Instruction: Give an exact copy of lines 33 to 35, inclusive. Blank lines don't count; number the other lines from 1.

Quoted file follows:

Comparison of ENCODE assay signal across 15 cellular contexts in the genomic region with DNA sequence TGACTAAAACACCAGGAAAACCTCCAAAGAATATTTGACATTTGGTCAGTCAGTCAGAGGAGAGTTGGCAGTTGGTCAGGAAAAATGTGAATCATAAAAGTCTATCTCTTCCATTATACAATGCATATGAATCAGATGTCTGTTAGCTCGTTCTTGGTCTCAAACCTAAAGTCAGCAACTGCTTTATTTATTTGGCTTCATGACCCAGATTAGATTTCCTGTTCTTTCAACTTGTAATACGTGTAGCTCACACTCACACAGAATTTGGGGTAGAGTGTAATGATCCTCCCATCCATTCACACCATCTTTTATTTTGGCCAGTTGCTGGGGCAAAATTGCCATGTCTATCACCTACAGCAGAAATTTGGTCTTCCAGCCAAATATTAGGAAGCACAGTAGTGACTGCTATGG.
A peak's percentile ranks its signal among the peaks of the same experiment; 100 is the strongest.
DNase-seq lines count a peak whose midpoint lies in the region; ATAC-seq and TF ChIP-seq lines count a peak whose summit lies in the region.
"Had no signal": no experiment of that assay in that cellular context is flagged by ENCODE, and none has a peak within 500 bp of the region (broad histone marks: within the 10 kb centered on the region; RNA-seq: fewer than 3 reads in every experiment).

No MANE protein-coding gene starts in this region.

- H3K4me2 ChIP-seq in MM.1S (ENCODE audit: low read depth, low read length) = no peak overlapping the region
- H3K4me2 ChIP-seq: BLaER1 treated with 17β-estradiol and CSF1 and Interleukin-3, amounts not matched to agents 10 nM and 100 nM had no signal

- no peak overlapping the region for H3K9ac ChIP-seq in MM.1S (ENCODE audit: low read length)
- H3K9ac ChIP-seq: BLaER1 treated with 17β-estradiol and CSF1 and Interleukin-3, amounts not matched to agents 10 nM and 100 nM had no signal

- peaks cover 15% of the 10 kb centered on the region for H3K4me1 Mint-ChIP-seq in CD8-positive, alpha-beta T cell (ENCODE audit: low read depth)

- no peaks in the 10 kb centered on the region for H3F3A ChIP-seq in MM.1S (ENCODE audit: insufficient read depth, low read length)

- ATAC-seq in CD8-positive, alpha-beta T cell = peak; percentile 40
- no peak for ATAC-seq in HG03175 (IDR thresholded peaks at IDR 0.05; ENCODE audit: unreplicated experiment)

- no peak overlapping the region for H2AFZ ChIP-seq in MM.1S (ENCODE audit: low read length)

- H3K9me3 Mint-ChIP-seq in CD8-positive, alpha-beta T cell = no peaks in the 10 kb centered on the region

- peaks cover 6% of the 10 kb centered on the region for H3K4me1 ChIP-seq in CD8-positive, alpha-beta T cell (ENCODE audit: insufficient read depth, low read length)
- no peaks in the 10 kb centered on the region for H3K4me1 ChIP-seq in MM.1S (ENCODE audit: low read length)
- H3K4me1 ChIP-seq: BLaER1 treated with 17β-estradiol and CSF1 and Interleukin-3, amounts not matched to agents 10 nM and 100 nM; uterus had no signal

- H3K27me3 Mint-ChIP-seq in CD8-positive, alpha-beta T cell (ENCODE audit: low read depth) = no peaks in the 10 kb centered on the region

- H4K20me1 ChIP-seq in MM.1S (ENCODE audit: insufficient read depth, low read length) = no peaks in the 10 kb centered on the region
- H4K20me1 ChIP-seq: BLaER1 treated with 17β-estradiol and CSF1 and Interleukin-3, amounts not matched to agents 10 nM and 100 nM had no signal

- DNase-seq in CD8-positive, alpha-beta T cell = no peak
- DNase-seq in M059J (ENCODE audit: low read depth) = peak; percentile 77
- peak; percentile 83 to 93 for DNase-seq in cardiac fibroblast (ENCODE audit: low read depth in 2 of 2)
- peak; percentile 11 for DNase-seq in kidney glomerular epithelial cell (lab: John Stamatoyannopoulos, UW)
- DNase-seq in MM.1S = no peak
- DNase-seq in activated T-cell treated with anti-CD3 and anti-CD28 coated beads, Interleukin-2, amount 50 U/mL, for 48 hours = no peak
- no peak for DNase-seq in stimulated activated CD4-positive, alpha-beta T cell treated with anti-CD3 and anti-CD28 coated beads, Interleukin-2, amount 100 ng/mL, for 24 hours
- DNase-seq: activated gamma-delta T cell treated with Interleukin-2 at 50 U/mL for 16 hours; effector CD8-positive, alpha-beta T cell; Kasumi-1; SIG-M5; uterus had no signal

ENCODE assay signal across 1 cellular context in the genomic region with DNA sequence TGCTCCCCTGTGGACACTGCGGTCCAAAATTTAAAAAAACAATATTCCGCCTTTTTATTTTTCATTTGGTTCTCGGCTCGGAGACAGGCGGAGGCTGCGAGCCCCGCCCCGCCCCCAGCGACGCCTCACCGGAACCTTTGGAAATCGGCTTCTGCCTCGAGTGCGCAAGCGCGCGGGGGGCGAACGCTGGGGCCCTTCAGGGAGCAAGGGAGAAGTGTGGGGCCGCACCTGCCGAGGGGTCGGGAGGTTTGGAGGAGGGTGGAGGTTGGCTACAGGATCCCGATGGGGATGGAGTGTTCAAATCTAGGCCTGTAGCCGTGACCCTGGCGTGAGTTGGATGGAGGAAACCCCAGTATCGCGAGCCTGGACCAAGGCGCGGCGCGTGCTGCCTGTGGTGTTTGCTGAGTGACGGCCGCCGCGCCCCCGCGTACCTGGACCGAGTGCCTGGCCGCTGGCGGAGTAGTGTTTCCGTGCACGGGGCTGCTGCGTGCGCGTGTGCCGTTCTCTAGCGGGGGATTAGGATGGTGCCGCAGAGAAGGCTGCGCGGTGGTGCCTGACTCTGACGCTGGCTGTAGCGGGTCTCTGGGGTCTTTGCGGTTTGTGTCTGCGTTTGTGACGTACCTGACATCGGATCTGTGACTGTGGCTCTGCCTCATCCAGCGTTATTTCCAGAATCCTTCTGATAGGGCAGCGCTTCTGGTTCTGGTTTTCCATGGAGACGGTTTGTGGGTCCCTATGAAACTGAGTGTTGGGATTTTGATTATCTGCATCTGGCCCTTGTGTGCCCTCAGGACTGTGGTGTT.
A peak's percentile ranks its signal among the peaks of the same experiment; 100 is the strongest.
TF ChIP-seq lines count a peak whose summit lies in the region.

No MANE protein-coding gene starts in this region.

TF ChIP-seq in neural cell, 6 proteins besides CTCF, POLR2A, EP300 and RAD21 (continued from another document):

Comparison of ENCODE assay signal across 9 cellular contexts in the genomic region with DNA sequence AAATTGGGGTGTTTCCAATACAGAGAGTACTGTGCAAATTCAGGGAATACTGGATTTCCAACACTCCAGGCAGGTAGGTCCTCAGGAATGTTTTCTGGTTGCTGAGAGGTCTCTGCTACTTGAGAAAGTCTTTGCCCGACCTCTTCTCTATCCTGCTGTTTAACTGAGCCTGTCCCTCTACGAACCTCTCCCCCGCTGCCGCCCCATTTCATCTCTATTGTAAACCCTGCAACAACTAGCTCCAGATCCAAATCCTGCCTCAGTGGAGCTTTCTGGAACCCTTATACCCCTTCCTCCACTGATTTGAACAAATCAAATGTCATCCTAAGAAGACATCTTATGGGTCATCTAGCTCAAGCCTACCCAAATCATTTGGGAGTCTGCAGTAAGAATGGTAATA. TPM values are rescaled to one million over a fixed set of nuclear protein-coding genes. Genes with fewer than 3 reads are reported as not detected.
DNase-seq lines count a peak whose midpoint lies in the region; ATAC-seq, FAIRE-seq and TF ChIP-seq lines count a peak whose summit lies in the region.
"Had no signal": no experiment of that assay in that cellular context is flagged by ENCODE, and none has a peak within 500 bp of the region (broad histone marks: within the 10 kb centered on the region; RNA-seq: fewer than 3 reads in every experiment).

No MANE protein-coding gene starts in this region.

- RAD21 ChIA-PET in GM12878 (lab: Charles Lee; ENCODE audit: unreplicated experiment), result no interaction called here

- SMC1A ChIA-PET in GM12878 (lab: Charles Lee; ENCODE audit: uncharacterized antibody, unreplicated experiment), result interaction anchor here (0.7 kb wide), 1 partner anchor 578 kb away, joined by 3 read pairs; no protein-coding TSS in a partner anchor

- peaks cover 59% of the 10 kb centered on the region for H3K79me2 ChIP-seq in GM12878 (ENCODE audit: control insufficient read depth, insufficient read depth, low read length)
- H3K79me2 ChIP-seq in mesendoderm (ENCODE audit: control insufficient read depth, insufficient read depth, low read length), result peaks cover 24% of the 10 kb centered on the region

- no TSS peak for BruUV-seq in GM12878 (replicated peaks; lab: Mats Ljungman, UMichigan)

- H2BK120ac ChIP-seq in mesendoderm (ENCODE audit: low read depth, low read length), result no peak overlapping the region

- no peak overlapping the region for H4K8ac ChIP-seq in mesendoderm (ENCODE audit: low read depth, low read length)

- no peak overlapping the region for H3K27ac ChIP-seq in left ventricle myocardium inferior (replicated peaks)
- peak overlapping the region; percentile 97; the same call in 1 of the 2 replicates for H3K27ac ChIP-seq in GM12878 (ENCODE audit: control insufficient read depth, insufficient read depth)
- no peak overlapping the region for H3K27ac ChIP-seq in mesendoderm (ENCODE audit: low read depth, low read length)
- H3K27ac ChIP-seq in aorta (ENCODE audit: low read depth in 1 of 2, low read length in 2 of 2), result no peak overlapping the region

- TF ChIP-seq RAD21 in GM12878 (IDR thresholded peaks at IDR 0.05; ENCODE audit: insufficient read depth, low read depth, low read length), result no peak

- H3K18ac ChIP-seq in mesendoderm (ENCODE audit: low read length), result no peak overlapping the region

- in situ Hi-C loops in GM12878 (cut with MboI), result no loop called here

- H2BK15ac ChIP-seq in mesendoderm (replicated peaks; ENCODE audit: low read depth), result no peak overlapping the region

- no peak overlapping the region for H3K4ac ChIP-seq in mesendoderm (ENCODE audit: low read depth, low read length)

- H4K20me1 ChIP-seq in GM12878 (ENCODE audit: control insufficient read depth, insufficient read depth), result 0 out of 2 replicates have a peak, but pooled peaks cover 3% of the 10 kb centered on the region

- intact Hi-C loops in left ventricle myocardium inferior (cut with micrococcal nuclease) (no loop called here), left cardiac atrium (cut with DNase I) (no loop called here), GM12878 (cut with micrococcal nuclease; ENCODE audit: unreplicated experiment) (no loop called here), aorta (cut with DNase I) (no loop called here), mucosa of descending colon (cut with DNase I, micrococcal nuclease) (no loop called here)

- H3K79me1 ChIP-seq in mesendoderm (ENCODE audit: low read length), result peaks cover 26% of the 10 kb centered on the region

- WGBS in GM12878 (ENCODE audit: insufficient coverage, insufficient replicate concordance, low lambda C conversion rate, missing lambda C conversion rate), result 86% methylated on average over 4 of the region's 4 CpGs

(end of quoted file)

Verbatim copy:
No MANE protein-coding gene starts in this region.

TF ChIP-seq in neural cell, 6 proteins besides CTCF, POLR2A, EP300 and RAD21 (continued from another document):

Comparison of ENCODE assay signal across 9 cellular contexts in the genomic region with DNA sequence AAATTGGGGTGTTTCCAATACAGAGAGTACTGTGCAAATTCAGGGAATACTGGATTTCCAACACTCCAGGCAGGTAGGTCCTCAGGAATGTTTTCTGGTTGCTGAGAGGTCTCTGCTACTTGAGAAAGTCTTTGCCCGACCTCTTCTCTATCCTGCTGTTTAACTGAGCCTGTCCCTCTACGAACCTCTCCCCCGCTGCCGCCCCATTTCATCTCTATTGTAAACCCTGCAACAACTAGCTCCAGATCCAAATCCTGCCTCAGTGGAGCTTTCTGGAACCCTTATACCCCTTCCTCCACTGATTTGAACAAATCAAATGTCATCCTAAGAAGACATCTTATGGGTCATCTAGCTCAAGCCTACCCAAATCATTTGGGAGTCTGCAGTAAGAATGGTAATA. TPM values are rescaled to one million over a fixed set of nuclear protein-coding genes. Genes with fewer than 3 reads are reported as not detected.